Over 20% of Macular Degeneration Patients Lost to Followup After Treatment

MedicalResearch.com Interview with:

Picture of the back of the eye showing intermediate age-related macular degeneration

Picture of the back of the eye showing intermediate age-related macular degeneration: Wikipedia image

Jason Hsu, MD
Retina Service, Wills Eye Hospital
Associate Professor of Ophthalmology
Thomas Jefferson University
Mid Atlantic Retina
Anthony Obeid MD MPH
School of Public Health
The University of Sydney ·

MedicalResearch.com: What is the background for this study? What are the main findings? 

Response: Neovascular age-related macular degeneration (nAMD) is a vision-threatening disease that often afflicts elderly patients. The introduction of intravitreal anti-vascular endothelial growth factor treatment drastically improved the prognosis of eyes with nAMD. Despite its efficacy, patients require consistent follow-up (sometimes as often as monthly), with ongoing injections to maintain the visual benefits of the drug. Unfortunately, few studies have reported the number of patients that do not follow-up with recommended guidelines. Moreover, there remains limited evidence on the risk factors associated with loss to follow-up.

Our study, consisting of 9007 patients with a history of nAMD receiving treatment between 2012 and 2016, evaluated both these parameters. We defined loss to follow-up as having at least one injection without a subsequent follow-up visit within 12 months post-treatment.

Using this definition, we found that over 20% of patients are lost to follow-up over the entire study period. We further identified key risk factors associated with loss to follow-up, which included patients of older age, race, patients residing in a region of a lower average adjusted gross income, patients living at greater distances from clinic, patients with active nAMD in only one eye, and patients with worse visual acuity.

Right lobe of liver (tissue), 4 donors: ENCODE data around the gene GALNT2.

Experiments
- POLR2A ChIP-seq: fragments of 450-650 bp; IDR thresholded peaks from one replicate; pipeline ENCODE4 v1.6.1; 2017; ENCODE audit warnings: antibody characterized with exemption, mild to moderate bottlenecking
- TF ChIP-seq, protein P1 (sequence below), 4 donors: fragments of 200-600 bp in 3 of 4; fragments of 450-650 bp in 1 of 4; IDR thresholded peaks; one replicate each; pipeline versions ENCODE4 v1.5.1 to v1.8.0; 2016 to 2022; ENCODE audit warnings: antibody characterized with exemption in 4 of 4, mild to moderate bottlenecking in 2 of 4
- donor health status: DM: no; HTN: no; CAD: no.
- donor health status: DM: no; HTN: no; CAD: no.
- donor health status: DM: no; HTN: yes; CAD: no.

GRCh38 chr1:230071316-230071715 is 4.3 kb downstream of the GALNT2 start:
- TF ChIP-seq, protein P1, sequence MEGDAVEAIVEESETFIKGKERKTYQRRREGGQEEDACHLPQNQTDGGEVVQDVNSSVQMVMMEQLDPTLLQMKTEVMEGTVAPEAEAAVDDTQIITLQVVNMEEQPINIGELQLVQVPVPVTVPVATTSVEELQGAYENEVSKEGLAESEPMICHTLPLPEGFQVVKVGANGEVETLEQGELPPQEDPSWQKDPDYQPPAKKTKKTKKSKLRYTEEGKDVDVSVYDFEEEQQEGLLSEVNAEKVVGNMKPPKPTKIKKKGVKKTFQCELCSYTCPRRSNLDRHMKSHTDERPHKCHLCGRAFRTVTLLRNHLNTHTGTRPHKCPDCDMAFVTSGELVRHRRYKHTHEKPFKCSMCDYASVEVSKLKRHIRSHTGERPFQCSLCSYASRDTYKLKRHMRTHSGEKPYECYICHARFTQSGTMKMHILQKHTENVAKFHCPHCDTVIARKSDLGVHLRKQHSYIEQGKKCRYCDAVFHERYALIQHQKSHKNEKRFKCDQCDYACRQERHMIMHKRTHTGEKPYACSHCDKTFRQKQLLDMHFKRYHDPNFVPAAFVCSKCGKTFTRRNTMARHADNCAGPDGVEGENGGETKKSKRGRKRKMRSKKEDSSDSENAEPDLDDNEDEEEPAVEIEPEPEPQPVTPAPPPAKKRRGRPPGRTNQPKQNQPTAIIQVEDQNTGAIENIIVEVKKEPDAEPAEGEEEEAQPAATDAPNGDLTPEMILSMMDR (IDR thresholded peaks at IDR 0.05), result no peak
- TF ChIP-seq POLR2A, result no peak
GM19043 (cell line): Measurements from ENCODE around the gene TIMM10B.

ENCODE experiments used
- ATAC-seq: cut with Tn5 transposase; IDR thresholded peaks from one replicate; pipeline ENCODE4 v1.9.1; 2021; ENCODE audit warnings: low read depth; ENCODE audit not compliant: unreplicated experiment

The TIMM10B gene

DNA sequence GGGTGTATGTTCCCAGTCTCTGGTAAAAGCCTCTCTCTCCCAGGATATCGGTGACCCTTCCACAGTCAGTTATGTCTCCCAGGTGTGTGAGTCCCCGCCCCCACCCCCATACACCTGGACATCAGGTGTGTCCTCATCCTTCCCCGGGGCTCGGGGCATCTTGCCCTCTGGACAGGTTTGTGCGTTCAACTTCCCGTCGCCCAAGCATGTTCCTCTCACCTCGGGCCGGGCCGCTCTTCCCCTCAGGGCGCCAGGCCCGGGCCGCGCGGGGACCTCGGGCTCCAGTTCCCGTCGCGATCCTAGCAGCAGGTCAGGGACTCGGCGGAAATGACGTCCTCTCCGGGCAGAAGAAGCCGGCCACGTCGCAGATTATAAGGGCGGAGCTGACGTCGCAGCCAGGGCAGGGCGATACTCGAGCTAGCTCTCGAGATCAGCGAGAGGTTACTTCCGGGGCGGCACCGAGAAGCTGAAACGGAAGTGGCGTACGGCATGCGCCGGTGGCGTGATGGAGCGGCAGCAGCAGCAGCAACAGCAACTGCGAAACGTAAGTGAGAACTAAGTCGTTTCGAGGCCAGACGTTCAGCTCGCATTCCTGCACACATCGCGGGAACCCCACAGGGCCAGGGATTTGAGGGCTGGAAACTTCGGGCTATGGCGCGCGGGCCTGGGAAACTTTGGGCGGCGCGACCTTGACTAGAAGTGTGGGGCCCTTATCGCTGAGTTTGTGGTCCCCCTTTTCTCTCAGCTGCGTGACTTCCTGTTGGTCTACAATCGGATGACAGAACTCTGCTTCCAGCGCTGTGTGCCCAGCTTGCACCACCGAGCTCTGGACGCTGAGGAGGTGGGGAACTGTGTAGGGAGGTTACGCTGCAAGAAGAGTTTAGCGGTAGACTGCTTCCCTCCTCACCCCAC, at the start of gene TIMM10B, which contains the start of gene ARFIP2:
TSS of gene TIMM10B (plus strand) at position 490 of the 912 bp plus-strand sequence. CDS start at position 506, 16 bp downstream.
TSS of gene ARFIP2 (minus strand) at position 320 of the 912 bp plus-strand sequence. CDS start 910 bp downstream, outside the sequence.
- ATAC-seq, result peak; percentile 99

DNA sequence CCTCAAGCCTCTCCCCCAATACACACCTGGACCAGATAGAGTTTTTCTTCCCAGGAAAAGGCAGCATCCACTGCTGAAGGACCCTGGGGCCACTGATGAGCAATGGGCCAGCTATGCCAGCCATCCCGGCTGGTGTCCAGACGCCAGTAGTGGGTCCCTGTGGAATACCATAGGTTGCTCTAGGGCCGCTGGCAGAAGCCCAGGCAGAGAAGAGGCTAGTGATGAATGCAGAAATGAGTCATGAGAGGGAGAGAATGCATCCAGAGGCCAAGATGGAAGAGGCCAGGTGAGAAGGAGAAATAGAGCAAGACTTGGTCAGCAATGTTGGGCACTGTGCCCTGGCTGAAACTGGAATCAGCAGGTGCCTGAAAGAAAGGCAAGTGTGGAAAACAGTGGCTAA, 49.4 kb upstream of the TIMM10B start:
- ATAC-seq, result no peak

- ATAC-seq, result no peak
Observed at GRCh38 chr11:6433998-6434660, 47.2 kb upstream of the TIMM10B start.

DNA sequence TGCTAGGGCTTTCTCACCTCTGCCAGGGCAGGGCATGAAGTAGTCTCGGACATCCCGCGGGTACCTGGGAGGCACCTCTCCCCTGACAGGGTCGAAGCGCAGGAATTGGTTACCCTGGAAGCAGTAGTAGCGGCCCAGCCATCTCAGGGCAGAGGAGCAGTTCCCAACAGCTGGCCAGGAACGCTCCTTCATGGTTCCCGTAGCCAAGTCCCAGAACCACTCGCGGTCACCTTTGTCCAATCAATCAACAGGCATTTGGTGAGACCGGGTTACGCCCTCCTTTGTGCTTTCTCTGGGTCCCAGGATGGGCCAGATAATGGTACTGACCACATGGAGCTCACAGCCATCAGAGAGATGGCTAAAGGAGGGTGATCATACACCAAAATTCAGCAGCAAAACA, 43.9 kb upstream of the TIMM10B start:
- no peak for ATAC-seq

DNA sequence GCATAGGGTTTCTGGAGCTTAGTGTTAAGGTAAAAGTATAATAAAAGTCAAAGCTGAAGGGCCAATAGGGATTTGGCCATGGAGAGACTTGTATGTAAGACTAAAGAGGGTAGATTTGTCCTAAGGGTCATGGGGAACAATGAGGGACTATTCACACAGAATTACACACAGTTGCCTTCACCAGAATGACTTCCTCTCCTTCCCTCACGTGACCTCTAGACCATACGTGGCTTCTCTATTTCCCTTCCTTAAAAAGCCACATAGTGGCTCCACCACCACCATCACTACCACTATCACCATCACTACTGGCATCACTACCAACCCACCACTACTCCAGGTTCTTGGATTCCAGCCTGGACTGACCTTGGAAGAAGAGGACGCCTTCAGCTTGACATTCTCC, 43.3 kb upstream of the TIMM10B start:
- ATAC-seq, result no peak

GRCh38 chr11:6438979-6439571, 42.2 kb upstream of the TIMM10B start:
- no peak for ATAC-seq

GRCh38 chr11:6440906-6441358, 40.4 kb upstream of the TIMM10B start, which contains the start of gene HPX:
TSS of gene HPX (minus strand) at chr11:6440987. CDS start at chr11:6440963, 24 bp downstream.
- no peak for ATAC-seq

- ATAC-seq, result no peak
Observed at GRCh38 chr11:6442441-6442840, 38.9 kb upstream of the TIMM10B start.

MedicalResearch.com: What should readers take away from your report?

Response: Physicians often surmise that patients with nAMD are strictly compliant with follow-up, at least relative to other diseases involving the retina with similar treatment regimens.

The results of our study appear to suggest that this might not necessarily be true, and loss to follow-up remains a significant concern in patients with nAMD. We believe it is important for practices to develop a tracking system for these patients to try to improve compliance with follow-up whenever possible. 

MedicalResearch.com: What recommendations do you have for future research as a result of this work? 

Response: Given the sequelae of loss to follow-up on visual acuity outcomes, it is important that we further evaluate its risk factors to build more robust models that help in predicting high-risk patients prior to them being lost to follow-up. Our hope is that this will allow us to design an intervention while the patient is in the office that may help to improve follow-up compliance. 

We have no relevant financial disclosures.

Citation:

Obeid A, Gao X, Ali FS, et al. Loss to Follow-up Among Patients With Neovascular Age-Related Macular Degeneration Who Received Intravitreal Anti–Vascular Endothelial Growth Factor Injections. JAMA Ophthalmol.Published online August 23, 2018. doi:10.1001/jamaophthalmol.2018.3578

Aug 25, 2018 @ 12:17 am 

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